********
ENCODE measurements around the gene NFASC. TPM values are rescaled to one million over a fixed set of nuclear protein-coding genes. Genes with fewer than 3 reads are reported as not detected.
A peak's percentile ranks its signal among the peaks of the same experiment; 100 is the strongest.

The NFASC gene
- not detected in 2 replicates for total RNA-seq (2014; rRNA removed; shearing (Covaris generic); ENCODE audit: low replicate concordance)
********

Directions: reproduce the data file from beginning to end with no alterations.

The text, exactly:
ENCODE measurements around the gene NFASC. TPM values are rescaled to one million over a fixed set of nuclear protein-coding genes. Genes with fewer than 3 reads are reported as not detected.
A peak's percentile ranks its signal among the peaks of the same experiment; 100 is the strongest.

The NFASC gene
- not detected in 2 replicates for total RNA-seq (2014; rRNA removed; shearing (Covaris generic); ENCODE audit: low replicate concordance)